The Republican Party needed just 90 days to tumble from triumph to self-humiliation.
On Dec. 22, 2017 President Donald J. Trump signed the $1.5 trillion Tax Cuts and Jobs Act (TCJA), the most significant levy reduction since 1986. Even Trump’s critics conceded that Republicans ended 2017 on an unexpectedly high note, with their free-market banners flapping smartly in the tail winds.
But on March 22 of this year, the GOP House hosted a drunken orgy of bipartisan fiscal recklessness. The resulting $1.3 trillion omnibus bill should have been steered off a cliff.
The omnibus hiked military outlays by $80 billion. After years of Obama’s Pentagon spending from behind, higher expenditures on weapons and warriors made sense, although the precise amount seemed to be: "More!" To garner Democratic support of the GOP’s national security priorities, Republicans co-sponsored Democrats’ social-spending bacchanal:
- A 12.5 percent hike in low-income housing credits
- $145 million for federal apprenticeship subsidies — 53 percent above the $95 million shelled out last year
- $152.8 million each, for the National Endowments for the Arts and Humanities, not the $0 that Trump originally budgeted
- $456 million more for IRS operations than Trump requested
- Beneath the headline "Progressive Policy Wins in the Omnibus," a Center for American Progress article gushes, "The bill includes an unprecedented increase in federal child care funding, expanding current discretionary resources by 80 percent for a total of $5 billion in 2018."
- The omnibus finances fugitive cities that harbor violent illegal-alien criminals
Conversely, this bill prohibits funds for President Trump’s border-wall prototypes. They now languish in the San Diego, California desert, awaiting the cash to shield the southern frontier.
This GOP epic fail was totally unnecessary.
Republicans began 2018 on a roll. Their tax cuts gained popularity as 468 companies, to date, started to share their savings with some 4 million employees via bonuses and increased wages, benefits, and business-development investments.
The Schumer Shutdown soon detonated in Democrats’ faces like an exploding cigar.
What the Associated Press called "the strongest nine-month stretch of growth in a dozen years," plus rising corporate and consumer confidence, confirmed GOP economic prowess.
Republicans then pitched these advantages into the garbage.
February’s budget deal blew some $300 billion above previous spending caps and hiked outlays 14 percent — seven times last year’s 2.1 percent inflation rate. Last week’s omnibus then smothered any remaining Republican claim on its signature issue.
U.S. House Speaker Rep. Paul Ryan, R-Wis., and Senate Majority Leader Mitch McConnell, R-Ky., cannot trade horses. Yes, Republicans hold a precarious, 51-seat Senate majority. Until they scrap the filibuster, Democrats will hold inordinate sway.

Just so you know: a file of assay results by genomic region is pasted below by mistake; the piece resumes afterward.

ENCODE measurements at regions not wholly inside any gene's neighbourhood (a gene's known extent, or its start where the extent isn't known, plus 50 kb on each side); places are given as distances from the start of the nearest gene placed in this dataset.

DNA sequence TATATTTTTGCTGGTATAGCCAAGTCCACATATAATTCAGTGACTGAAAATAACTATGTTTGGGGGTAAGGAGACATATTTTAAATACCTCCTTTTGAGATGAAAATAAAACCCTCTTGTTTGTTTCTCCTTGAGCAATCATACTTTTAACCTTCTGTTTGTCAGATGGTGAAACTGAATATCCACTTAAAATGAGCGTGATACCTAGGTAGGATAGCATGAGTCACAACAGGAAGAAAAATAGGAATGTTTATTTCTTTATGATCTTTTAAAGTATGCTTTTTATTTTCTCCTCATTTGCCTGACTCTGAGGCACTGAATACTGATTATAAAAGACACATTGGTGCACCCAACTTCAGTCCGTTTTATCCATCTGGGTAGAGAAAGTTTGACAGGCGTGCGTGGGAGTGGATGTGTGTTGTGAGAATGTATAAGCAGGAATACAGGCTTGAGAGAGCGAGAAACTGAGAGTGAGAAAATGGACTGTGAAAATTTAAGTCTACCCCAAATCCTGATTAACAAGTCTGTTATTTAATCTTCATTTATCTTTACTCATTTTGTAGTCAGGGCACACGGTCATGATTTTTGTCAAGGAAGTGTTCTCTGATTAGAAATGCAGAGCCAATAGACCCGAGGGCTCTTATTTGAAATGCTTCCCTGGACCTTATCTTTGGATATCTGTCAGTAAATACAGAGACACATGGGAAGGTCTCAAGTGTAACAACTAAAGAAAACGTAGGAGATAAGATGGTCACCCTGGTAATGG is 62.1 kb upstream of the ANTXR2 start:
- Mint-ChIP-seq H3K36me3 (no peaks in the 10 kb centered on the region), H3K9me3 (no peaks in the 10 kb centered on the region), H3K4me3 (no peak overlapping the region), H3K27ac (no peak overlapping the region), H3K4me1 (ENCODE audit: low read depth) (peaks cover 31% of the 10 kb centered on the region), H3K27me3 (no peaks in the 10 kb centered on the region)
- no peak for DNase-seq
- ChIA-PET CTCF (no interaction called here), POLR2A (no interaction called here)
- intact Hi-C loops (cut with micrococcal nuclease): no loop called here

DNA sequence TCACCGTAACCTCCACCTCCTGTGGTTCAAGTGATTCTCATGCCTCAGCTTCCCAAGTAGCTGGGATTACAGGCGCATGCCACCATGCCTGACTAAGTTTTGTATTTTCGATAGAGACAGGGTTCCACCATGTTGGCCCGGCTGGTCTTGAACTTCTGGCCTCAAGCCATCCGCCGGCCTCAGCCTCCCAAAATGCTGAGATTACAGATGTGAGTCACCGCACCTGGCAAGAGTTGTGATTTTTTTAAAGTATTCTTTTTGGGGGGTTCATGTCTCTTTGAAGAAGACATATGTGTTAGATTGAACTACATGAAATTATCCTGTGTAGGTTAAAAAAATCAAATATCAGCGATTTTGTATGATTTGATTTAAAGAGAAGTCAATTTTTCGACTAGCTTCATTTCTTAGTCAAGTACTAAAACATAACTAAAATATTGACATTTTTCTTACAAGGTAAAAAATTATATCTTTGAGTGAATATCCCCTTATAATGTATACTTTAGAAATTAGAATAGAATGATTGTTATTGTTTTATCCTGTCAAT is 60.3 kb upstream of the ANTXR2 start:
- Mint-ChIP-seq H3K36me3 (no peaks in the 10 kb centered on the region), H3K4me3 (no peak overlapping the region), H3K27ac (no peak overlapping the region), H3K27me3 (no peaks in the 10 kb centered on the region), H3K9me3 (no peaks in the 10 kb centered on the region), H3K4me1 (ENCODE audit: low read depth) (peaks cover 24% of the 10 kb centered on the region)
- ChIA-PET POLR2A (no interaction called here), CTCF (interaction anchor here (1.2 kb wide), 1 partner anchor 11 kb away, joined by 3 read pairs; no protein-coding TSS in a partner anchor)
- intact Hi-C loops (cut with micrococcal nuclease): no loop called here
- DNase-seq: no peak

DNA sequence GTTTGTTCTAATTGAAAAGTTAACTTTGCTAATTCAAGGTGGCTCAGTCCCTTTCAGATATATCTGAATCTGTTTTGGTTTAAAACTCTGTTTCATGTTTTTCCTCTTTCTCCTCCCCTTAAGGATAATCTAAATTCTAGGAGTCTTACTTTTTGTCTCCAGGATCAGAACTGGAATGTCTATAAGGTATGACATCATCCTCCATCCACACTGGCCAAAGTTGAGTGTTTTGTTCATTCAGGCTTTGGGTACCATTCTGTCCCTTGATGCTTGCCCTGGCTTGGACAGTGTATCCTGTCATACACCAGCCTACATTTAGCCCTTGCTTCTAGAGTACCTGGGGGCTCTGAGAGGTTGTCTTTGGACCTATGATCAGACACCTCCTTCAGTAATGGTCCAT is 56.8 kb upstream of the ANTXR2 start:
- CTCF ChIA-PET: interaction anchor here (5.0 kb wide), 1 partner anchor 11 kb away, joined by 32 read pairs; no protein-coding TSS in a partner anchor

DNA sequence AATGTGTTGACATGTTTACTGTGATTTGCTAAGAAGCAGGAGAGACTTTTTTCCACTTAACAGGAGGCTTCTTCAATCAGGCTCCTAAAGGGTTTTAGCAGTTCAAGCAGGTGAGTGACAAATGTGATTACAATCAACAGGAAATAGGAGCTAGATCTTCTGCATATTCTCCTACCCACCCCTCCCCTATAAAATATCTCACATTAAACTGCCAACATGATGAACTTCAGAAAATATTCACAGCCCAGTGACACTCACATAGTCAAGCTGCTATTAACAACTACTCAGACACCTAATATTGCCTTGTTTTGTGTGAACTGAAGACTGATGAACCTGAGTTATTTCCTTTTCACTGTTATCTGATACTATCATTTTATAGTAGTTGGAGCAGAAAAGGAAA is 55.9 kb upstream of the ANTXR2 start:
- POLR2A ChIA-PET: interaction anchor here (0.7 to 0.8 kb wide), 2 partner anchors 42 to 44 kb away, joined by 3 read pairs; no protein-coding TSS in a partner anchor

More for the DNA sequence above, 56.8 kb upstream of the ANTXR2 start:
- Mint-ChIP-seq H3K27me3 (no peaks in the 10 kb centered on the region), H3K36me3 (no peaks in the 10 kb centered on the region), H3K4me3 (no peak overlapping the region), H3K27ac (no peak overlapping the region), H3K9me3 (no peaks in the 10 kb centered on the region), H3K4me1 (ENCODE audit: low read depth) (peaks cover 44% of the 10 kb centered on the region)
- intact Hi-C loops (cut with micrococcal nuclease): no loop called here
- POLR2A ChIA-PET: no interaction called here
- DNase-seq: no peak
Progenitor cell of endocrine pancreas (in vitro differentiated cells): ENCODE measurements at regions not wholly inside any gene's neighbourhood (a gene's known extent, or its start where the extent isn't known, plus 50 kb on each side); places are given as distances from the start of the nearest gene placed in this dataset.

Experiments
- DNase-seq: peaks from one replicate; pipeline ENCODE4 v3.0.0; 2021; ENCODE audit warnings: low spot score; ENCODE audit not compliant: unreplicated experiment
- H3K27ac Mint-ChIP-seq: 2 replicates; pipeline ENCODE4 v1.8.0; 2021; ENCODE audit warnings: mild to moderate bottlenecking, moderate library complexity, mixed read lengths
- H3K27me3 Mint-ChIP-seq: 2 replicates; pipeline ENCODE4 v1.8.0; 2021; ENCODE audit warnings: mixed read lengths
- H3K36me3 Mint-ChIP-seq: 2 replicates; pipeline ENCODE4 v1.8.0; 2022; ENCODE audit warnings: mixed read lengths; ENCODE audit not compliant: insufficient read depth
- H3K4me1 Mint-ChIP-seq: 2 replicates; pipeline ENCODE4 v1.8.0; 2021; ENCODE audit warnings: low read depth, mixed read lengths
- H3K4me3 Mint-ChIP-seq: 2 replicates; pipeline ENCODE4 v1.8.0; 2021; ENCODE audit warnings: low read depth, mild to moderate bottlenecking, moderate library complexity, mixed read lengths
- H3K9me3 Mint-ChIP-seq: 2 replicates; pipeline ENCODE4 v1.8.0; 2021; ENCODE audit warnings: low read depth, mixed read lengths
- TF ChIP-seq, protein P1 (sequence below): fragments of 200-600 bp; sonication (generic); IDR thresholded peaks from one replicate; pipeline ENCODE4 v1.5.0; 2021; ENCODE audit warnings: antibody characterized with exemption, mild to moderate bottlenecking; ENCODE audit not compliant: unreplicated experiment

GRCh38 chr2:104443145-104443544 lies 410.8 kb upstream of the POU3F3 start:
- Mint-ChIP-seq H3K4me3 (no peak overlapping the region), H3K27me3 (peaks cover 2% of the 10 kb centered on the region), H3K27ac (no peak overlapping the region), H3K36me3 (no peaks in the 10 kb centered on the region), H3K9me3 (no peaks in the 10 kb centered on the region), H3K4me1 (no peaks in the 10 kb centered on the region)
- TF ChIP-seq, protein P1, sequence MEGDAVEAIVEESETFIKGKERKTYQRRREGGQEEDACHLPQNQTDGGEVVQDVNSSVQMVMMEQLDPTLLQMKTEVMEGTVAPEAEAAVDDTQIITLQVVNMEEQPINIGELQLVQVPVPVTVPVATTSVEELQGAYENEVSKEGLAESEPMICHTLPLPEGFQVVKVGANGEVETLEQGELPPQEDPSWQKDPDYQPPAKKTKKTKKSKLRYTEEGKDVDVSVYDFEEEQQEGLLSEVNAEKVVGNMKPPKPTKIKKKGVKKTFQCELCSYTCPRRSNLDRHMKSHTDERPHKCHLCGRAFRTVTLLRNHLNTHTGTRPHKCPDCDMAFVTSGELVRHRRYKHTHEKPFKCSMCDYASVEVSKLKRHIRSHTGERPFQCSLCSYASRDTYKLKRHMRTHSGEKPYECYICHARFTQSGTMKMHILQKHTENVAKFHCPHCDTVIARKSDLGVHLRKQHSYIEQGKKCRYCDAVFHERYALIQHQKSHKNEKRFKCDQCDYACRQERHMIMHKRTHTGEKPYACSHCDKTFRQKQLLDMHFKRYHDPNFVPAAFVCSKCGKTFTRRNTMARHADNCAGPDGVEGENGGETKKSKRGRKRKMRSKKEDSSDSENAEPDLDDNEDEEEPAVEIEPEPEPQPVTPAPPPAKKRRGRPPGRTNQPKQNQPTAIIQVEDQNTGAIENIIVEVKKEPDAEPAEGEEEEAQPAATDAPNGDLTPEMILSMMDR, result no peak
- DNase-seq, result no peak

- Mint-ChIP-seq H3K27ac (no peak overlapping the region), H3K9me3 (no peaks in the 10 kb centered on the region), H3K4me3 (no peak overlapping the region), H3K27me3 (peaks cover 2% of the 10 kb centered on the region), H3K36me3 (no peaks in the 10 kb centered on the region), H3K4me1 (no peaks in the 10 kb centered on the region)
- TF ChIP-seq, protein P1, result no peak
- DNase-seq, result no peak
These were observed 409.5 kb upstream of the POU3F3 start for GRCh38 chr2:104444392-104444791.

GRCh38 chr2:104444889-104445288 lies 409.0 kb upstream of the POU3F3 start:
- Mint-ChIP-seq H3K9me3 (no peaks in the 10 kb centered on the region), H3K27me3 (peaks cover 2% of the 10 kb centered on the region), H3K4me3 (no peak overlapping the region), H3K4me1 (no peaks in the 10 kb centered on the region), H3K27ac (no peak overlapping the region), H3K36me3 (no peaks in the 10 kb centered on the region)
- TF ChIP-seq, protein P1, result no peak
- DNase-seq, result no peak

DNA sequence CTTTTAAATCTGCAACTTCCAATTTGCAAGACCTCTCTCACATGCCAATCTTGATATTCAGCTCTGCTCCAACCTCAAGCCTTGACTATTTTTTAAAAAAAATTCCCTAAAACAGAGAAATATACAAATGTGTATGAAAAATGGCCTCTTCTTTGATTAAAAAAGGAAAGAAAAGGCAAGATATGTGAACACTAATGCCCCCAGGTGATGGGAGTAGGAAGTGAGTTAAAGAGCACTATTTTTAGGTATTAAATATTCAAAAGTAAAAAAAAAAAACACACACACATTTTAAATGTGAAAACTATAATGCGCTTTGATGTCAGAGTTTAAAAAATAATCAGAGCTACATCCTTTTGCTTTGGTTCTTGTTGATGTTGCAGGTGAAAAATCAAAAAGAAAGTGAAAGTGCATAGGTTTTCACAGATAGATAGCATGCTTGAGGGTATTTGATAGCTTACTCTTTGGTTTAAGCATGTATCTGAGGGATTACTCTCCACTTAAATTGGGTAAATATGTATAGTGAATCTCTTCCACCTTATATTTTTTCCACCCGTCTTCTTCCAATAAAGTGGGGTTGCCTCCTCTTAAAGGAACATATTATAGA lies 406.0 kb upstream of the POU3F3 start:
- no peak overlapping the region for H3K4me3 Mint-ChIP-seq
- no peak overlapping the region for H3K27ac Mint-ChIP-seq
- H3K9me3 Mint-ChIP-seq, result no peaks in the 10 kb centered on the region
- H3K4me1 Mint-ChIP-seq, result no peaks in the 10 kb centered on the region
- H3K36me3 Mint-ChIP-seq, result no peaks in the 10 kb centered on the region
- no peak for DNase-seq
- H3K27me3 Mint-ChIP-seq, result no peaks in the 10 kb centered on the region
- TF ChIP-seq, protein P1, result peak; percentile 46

Still, Ryan and McConnell should have demanded:
- Immediate border-wall funds in exchange for legalizing 800,000 DACA recipients.
- Subsidies that finance state-level women’s health programs, rather than Planned Parenthood. Abortion-funding decisions should shift from Washington to America’s state capitals.
- Domestic-spending hikes, if any, no higher than inflation.
- Private-sector audits for every federal agency, complete with recommendations for reform or repeal.
- Democrats would debate each presidential nomination for just three hours, not a crippling 30, and drop endless "holds" on nominees, such as Sen. Jeff Merkley’s, D-Ore., freeze on Richard Grennel, U.S. ambassador-designate to Germany.
Had Democrats spurned these modest proposals, Republicans should have blamed them for closing the government on March 23. Had Republicans collectively scraped together three vertebrae, they could have crushed "Schumer Shutdown: the Sequel." Instead, Republicans collapsed like jelly fish.
Thus, the GOP has flushed fiscal conservatism into the sea. Its leaders no longer can advocate limited government without inspiring sneers. And all because they didn’t even try.
As for November’s mid-term elections, Trump-hating Democrats will crawl chin-first over lava to reach the polls and punish their anti-Christ. Republicans will require equal fervor to counteract the left’s infinite rage and impressive talent for showing up — as last week’s March for Our Lives gun-control extravaganza demonstrated.
The GOP will lose their tenuous grip on Congress if they make their loyalists hurl into buckets. Deep down, one wonders, do Washington Republicans really want to keep control?
Deroy Murdock is a Manhattan-based Fox News contributor and a contributing editor with National Review Online. He has been a media fellow with the Hoover Institution on War, Revolution and Peace at Stanford University. Read more opinions from Deroy Murdock — Click Here Now.
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